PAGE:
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A “sifting humour”

Musing on his colliding billiard balls, Hume writes,

Such is the influence of custom, that, where it is strongest, it not only covers our natural ignorance, but even conceals itself, and seems not to take place, merely because it is found in the highest degree. —An Enquiry Concerning Human Understanding (1748), Sec. IV, Part I.

Something reminiscent of this occurs in moral consciousness: so geared we are to action and providing information as to motivations for it that we fail to see that we rarely if ever know what they really are. On the surface, this ought to be the easiest thing to determine. And indeed for the superficial social and legal purposes the enquiry typically serves it may be. We are supposed to know, better than anything we might know about the external world, why we act, surely. Others can only infer. We have inside information. But when the stakes are highest and complete certainty demanded because our moral worthiness and that of our acts are called into question and anything less that perfect transparency is inadequate, consciousness begins to undermine rapidly its claim to know… Because of Kant’s insistence on knowledge of inner states, this haunts his moral theory in particular. Though its dynamic is different, it is a scandal in his ethics analogous to the problem of induction for the empiricist. Where a rabid strain of what Hume called a “sifting humour” [Sec. IV, Part II] may be ignored in epistemology (and usually is), it bears, in Kantian ethics, an unrelenting normative urgency.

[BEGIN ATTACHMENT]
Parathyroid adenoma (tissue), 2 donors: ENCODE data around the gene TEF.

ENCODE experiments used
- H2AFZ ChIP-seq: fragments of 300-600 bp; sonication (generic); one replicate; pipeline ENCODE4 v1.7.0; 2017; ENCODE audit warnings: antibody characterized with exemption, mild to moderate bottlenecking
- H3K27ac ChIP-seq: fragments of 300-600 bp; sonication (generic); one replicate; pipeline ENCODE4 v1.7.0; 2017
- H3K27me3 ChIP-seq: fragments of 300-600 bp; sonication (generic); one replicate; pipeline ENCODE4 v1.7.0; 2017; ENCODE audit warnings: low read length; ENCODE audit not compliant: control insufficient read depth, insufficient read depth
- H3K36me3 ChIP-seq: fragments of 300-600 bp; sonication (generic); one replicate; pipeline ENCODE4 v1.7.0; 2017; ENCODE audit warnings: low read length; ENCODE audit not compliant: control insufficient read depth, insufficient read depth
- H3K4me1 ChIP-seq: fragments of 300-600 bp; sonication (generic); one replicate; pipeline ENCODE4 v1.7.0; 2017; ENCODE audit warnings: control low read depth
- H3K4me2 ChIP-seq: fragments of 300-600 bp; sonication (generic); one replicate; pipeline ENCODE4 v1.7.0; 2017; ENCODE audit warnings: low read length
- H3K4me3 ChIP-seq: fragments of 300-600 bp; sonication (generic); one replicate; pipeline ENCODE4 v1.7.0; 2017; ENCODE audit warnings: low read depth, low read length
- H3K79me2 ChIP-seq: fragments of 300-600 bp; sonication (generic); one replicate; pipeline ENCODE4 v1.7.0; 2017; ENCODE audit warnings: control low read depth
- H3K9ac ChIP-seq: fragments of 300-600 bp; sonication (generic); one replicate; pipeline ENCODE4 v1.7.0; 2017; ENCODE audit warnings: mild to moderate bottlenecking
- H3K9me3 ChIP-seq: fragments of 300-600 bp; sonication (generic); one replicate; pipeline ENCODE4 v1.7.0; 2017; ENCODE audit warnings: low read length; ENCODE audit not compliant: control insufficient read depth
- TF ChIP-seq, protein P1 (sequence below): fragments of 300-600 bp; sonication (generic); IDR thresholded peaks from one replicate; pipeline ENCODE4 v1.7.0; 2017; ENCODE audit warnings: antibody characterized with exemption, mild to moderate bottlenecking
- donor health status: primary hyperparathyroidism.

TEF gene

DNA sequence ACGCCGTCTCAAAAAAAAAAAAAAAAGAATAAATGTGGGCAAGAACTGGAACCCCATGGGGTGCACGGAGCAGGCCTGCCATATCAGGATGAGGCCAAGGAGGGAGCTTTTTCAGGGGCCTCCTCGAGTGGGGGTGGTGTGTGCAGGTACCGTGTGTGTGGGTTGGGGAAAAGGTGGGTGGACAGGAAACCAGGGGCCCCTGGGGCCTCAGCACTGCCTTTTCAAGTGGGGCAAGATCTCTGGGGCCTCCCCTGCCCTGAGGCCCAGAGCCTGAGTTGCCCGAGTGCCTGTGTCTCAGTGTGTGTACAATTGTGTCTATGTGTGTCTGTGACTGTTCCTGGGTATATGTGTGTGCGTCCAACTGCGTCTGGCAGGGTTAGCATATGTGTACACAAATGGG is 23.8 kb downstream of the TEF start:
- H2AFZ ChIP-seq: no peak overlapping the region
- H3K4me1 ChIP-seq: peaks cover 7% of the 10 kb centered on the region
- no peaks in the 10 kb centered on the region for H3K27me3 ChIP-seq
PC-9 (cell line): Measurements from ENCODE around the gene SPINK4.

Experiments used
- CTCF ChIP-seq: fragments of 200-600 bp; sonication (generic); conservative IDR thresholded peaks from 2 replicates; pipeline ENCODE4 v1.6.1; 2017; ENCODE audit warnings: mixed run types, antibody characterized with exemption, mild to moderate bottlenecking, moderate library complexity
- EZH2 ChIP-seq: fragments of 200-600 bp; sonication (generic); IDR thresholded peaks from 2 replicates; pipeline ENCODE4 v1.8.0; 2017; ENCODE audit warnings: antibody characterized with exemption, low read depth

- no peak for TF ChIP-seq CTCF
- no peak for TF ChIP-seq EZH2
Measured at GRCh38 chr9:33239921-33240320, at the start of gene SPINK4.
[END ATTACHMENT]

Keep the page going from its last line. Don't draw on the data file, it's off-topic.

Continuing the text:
Posted by luno in Moral Consciousness, epistemology, Deontology, Hume, Kant, Moral Theory (Saturday October 15, 2005 at 1:28 pm)
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